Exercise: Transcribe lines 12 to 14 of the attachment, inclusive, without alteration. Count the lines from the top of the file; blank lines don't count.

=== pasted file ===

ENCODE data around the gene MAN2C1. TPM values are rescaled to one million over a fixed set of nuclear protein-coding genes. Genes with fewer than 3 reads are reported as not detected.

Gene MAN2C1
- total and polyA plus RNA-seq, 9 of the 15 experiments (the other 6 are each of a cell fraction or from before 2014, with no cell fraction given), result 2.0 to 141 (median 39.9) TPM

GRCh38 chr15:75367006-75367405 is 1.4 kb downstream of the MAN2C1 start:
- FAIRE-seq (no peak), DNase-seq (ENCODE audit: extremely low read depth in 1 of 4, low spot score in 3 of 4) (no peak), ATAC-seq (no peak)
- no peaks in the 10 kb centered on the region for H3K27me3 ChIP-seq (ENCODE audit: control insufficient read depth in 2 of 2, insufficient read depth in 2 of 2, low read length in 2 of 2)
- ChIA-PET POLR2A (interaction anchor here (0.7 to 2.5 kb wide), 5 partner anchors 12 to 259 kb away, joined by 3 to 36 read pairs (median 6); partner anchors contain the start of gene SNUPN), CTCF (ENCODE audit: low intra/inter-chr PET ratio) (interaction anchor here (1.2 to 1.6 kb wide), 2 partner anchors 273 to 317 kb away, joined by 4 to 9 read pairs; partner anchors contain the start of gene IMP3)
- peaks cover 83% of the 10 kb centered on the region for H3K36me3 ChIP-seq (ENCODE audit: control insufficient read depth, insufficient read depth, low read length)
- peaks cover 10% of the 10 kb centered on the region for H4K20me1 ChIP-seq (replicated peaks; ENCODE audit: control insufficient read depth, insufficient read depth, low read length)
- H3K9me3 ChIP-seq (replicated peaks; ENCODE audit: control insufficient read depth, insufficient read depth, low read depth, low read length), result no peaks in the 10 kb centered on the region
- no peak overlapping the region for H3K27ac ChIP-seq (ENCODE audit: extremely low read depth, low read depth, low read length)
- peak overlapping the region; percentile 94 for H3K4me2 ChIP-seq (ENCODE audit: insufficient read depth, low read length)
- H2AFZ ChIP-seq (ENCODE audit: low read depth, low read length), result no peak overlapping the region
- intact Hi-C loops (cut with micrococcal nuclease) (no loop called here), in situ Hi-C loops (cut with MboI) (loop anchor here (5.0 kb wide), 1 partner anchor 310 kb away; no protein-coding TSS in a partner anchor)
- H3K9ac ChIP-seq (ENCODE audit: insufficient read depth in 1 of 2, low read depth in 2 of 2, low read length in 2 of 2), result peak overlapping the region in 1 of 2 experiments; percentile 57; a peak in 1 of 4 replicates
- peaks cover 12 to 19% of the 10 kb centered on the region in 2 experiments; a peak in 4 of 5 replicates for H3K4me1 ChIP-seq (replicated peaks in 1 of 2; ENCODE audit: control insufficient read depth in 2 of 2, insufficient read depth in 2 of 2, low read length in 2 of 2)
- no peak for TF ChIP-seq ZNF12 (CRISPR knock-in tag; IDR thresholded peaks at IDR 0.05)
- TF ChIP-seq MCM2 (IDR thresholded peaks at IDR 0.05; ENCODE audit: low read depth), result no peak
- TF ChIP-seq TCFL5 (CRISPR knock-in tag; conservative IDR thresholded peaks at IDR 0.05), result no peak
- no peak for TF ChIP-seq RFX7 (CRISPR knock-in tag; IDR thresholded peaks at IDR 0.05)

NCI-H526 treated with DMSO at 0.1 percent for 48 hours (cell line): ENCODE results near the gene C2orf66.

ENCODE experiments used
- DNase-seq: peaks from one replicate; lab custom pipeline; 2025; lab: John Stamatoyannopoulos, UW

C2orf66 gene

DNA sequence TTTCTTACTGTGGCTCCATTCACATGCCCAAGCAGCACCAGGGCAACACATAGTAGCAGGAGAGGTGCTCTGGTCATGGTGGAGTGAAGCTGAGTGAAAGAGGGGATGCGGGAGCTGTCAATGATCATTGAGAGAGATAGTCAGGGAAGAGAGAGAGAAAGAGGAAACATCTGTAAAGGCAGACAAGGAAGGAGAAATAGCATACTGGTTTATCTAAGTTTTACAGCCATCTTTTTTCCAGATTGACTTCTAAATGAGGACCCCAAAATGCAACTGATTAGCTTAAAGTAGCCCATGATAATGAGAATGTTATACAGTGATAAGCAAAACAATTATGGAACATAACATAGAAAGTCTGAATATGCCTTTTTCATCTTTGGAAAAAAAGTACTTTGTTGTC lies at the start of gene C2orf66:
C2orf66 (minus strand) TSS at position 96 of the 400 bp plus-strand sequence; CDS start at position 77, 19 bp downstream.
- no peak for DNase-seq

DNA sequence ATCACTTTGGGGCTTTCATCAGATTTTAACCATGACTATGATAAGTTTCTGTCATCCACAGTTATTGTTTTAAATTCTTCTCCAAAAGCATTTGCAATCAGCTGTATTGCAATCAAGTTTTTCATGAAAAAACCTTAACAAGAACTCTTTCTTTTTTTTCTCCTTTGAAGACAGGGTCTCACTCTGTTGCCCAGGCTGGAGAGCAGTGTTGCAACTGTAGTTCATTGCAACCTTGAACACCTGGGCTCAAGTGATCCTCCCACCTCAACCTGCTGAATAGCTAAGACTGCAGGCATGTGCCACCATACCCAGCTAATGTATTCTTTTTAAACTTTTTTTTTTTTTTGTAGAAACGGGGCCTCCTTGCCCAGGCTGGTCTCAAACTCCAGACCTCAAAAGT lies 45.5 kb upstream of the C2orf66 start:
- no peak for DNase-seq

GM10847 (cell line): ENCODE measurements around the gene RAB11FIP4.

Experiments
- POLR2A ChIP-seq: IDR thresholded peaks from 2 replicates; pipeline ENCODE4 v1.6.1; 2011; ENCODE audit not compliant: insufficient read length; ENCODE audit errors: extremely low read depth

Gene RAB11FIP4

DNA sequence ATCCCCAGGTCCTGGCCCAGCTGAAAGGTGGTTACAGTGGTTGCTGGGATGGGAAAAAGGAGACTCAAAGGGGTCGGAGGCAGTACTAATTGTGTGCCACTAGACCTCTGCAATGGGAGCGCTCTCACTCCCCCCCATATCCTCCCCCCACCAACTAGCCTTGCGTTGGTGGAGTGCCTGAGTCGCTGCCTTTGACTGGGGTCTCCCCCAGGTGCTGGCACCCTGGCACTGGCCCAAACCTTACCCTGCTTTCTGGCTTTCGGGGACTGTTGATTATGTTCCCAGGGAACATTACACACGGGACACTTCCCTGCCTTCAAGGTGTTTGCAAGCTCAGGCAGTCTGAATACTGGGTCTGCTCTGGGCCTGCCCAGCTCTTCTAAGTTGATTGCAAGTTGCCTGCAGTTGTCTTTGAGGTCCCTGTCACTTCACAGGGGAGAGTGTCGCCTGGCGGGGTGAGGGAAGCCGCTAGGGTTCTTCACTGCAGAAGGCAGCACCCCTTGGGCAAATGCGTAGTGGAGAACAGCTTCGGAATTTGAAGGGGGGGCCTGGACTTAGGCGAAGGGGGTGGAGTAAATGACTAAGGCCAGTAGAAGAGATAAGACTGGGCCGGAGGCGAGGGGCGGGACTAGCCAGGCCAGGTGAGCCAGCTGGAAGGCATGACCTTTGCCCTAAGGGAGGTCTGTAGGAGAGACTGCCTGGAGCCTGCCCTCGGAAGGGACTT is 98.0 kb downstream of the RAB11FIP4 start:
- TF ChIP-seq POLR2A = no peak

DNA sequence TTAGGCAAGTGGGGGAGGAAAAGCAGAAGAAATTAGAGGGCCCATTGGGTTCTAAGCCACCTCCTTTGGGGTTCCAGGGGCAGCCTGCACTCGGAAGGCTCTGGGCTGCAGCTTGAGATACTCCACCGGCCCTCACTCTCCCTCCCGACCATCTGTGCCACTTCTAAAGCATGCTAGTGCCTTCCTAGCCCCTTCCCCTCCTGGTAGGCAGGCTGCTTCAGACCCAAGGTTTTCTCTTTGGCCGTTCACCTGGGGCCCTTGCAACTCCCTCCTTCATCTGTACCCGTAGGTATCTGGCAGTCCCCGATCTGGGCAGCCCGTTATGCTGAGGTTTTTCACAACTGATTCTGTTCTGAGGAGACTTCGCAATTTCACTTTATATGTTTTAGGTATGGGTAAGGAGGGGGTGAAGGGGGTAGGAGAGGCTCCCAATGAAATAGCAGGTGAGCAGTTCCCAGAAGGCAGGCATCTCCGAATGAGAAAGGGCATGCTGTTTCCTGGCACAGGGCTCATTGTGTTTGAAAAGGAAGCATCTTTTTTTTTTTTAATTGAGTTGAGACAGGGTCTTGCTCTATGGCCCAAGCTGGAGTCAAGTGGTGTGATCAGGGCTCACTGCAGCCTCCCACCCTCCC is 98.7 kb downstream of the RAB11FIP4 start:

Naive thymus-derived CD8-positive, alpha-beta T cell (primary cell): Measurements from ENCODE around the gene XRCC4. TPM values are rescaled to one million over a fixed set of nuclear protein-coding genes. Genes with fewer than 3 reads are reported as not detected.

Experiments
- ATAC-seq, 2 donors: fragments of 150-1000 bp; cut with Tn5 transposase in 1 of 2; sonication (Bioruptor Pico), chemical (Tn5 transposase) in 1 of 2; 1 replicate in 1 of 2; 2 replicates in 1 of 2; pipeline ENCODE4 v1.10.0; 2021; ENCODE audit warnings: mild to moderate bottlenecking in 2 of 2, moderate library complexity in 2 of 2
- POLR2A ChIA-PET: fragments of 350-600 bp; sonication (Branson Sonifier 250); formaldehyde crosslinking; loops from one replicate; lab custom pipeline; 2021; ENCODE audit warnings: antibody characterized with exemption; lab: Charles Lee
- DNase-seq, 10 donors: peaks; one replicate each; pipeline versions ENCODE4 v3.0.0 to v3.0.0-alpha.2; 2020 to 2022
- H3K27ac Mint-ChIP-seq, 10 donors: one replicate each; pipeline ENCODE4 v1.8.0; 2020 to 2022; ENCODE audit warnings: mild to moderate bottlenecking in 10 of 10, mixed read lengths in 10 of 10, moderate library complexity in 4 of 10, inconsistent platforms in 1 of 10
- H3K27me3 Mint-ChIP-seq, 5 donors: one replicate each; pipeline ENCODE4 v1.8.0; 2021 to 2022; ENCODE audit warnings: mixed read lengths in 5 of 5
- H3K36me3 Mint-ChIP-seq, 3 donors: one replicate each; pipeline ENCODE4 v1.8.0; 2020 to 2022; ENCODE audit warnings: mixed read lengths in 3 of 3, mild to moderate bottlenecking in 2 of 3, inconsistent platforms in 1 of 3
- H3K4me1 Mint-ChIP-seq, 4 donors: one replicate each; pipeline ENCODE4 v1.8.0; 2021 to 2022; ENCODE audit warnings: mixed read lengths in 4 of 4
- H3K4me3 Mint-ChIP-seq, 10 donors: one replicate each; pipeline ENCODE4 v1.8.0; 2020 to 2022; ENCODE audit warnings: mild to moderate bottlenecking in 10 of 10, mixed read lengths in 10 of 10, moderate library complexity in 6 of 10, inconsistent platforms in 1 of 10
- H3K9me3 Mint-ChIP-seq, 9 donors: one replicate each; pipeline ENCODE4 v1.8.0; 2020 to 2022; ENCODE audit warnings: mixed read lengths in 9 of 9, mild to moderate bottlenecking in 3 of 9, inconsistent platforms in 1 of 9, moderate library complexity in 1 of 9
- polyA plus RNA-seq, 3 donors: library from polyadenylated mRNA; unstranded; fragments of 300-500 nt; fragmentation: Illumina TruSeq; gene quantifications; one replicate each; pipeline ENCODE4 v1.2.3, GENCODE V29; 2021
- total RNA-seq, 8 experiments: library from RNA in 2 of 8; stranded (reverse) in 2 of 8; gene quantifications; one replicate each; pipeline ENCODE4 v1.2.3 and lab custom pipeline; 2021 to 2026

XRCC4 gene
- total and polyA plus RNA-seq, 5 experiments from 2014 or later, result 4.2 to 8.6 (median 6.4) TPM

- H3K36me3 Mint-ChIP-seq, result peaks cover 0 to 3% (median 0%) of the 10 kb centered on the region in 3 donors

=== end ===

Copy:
- peak overlapping the region; percentile 94 for H3K4me2 ChIP-seq (ENCODE audit: insufficient read depth, low read length)
- H2AFZ ChIP-seq (ENCODE audit: low read depth, low read length), result no peak overlapping the region
- intact Hi-C loops (cut with micrococcal nuclease) (no loop called here), in situ Hi-C loops (cut with MboI) (loop anchor here (5.0 kb wide), 1 partner anchor 310 kb away; no protein-coding TSS in a partner anchor)